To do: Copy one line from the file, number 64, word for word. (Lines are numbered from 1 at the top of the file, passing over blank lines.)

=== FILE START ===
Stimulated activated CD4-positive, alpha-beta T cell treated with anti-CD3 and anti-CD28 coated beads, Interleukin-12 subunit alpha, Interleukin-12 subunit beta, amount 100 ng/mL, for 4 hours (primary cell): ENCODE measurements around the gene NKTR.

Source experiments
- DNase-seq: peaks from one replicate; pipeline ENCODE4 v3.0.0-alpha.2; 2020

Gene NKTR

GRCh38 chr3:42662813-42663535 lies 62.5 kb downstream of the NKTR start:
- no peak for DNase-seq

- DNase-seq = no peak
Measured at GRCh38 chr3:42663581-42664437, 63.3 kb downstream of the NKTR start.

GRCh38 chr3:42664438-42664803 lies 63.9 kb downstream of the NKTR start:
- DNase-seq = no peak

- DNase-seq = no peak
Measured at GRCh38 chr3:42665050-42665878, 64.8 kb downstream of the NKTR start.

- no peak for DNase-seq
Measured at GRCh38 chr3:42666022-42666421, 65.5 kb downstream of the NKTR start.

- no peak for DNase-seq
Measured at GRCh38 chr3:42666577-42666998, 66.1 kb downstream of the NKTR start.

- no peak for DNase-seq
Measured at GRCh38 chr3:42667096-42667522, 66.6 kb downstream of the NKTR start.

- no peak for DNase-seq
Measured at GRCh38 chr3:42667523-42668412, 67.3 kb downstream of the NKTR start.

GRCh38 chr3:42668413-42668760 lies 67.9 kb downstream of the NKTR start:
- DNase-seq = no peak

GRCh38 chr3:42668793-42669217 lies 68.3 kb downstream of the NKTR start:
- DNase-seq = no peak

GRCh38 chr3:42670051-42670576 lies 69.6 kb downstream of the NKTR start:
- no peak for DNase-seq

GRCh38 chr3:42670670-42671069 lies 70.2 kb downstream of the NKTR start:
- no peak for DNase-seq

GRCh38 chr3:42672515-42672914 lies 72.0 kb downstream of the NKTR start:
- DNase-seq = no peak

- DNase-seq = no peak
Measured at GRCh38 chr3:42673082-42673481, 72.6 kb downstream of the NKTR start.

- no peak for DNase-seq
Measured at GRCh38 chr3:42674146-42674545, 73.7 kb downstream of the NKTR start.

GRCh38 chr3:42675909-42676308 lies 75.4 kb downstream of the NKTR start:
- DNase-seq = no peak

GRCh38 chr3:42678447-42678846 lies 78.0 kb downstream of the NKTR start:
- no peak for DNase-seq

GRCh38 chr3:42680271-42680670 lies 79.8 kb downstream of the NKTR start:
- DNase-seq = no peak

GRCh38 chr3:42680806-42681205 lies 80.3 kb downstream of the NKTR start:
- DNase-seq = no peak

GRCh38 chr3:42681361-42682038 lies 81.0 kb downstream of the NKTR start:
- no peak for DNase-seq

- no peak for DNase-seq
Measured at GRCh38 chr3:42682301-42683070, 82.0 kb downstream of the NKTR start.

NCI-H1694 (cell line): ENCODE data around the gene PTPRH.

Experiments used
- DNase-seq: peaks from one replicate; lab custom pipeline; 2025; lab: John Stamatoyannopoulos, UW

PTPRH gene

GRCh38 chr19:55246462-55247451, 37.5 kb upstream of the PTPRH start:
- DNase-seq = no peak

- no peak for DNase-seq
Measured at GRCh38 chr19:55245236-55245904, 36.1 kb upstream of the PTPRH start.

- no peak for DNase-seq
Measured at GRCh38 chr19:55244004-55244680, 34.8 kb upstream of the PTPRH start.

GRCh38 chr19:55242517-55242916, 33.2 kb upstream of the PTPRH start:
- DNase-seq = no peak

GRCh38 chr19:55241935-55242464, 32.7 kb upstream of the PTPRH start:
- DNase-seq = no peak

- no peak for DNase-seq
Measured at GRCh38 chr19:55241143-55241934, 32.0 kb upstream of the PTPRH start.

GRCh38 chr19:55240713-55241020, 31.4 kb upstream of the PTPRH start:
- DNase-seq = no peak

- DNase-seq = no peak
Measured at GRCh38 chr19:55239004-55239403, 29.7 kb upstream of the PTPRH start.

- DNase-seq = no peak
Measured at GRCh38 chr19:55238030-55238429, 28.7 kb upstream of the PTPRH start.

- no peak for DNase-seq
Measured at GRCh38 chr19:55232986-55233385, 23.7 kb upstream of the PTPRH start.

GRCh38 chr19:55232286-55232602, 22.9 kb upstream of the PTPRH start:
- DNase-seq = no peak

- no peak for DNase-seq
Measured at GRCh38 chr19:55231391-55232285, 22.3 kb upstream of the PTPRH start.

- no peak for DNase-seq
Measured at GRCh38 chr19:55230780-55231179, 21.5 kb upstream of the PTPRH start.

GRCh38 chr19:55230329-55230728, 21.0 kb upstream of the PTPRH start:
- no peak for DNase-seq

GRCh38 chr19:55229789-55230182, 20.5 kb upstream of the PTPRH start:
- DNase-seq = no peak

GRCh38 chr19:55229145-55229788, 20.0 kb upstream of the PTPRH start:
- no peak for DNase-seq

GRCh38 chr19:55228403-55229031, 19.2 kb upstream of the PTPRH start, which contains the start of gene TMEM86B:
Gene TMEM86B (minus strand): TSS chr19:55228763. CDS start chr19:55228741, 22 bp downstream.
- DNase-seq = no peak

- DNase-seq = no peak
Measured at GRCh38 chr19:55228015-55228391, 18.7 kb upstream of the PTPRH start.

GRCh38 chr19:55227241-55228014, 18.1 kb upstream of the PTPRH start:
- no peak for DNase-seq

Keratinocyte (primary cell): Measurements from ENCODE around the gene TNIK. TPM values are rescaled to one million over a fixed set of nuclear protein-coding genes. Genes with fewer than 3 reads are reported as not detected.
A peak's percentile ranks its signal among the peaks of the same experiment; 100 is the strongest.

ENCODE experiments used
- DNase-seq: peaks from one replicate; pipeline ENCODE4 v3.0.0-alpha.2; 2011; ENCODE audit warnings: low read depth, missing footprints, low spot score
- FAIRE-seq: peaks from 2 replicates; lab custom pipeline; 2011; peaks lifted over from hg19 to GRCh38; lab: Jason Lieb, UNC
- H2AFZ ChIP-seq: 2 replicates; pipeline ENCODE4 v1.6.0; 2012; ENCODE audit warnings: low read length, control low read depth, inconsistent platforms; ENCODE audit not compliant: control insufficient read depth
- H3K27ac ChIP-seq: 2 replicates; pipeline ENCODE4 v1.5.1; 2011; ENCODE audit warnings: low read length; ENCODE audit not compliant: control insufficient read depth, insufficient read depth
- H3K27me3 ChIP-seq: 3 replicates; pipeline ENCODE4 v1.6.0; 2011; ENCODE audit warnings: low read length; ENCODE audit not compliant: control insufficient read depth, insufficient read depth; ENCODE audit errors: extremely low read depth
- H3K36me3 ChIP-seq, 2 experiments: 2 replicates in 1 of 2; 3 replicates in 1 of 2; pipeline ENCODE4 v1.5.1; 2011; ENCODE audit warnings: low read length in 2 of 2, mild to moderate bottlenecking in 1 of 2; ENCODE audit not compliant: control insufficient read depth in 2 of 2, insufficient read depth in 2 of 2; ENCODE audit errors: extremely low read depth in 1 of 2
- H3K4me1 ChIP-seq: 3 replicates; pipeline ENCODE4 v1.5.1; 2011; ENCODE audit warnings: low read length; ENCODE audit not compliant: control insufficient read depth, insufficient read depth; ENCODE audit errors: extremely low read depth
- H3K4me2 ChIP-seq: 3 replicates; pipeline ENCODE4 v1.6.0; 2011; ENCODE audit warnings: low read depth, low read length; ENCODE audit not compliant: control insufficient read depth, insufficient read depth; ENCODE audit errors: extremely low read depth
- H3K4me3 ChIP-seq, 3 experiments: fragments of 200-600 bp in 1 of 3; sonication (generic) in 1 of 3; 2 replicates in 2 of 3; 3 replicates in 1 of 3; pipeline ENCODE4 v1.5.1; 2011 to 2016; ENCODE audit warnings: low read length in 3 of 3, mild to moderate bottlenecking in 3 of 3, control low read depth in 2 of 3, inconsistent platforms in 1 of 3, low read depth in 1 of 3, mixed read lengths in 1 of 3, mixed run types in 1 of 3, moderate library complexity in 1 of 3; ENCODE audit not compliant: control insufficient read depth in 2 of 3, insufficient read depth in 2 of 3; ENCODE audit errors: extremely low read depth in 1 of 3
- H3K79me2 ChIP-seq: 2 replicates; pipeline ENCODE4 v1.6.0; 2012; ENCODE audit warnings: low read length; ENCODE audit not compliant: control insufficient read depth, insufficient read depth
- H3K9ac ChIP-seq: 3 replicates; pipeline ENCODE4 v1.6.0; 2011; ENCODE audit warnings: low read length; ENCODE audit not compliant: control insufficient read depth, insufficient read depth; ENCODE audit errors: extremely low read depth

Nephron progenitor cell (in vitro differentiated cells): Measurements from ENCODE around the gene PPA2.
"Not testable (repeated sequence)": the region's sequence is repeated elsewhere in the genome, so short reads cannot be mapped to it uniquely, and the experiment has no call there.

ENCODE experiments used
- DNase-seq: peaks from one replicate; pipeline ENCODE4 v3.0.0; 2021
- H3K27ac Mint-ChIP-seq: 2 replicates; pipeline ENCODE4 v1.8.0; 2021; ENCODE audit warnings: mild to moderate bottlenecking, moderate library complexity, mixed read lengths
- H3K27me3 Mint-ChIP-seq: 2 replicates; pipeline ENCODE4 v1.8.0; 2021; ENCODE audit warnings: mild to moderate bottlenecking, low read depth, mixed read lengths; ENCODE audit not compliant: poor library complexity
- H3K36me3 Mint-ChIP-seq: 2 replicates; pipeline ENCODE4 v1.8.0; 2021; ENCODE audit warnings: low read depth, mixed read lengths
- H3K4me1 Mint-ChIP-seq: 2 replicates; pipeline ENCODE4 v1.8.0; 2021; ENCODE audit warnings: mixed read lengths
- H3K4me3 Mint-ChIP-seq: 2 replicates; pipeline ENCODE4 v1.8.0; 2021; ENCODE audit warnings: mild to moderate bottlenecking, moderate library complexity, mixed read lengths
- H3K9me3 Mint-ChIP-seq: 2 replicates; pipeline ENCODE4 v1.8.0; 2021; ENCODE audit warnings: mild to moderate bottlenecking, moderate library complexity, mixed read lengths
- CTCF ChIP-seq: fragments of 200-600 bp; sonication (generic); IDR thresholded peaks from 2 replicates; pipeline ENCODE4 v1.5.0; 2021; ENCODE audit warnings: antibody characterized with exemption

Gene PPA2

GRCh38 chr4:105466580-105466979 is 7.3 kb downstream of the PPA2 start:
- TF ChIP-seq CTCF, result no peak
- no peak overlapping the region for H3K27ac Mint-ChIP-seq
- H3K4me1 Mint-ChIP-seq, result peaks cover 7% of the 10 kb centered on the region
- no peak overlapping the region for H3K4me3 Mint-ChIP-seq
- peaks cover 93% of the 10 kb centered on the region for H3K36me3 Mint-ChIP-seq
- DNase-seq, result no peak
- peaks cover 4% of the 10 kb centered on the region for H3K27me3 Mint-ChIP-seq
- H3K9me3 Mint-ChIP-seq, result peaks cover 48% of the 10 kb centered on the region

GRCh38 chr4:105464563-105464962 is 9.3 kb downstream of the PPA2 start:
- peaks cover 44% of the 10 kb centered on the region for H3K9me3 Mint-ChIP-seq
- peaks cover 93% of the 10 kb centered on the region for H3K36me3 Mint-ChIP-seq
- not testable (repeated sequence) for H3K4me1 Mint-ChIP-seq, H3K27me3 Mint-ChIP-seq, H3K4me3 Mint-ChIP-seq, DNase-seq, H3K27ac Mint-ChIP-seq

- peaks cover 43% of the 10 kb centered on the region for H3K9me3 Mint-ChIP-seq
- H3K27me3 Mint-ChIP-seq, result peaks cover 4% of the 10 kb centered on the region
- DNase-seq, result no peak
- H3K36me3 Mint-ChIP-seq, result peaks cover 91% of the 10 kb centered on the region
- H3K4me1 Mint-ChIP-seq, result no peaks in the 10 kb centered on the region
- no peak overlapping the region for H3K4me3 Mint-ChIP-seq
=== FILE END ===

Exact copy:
- DNase-seq = no peak